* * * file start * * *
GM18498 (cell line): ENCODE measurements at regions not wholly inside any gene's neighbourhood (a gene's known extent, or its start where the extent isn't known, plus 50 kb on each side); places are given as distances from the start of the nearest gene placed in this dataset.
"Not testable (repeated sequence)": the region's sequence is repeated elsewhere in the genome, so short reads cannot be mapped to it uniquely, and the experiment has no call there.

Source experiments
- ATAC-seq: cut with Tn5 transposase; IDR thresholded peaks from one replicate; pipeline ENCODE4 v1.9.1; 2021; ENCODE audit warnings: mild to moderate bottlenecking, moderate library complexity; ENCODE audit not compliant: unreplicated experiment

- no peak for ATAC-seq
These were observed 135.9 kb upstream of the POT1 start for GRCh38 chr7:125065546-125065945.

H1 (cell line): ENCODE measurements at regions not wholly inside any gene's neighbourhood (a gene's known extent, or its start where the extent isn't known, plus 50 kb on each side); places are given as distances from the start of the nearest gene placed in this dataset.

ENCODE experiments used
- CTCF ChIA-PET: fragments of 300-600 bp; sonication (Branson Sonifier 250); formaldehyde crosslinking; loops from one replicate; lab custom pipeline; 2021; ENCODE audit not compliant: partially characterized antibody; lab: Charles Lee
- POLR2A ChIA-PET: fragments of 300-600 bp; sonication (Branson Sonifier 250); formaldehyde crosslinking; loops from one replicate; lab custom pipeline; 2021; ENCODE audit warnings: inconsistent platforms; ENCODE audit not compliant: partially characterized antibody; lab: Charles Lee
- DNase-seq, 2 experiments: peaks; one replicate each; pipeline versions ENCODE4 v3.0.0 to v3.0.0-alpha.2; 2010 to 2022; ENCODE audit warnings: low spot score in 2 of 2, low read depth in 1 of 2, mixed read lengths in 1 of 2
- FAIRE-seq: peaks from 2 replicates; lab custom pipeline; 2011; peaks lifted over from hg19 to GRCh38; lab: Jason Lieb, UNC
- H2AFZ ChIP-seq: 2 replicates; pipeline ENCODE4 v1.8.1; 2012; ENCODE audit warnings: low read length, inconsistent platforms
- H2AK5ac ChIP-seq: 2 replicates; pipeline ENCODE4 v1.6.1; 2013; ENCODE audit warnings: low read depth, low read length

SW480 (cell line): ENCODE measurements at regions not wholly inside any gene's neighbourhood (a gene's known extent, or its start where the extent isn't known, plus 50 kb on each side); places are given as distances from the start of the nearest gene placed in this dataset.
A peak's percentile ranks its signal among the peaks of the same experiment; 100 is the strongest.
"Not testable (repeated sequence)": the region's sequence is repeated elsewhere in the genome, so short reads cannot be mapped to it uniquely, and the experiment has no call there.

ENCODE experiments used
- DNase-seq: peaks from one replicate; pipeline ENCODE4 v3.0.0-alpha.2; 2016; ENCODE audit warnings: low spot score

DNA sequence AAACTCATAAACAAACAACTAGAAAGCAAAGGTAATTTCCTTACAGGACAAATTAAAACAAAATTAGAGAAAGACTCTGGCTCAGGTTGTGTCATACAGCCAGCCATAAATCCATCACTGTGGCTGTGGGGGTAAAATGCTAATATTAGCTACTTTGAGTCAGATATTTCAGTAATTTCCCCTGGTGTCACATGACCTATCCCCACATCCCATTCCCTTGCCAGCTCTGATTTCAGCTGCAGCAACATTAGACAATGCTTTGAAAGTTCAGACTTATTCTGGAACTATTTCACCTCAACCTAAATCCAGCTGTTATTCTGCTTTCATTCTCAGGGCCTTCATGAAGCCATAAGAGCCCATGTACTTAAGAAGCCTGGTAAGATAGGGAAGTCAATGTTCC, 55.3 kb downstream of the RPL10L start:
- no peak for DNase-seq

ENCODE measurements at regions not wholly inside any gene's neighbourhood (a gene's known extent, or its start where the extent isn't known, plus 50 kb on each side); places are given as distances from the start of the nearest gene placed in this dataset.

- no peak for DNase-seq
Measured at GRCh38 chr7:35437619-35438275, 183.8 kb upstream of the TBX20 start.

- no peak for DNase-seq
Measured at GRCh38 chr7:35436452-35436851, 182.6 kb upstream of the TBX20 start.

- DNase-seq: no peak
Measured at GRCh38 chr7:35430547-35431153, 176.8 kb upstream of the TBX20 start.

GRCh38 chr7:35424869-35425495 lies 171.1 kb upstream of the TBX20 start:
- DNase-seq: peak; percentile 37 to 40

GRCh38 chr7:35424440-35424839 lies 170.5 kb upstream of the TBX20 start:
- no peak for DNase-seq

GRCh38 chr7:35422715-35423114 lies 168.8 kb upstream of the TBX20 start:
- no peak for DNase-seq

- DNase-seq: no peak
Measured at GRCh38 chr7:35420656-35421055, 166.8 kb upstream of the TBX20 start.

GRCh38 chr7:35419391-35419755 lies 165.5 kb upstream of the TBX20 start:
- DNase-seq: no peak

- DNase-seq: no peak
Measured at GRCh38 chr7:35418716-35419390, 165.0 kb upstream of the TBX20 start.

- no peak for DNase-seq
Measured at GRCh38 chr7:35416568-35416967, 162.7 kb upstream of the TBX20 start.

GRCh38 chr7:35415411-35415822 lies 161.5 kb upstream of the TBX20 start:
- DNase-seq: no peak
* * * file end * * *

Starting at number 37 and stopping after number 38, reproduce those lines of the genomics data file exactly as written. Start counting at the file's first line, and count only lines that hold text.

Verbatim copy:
GRCh38 chr7:35419391-35419755 lies 165.5 kb upstream of the TBX20 start:
- DNase-seq: no peak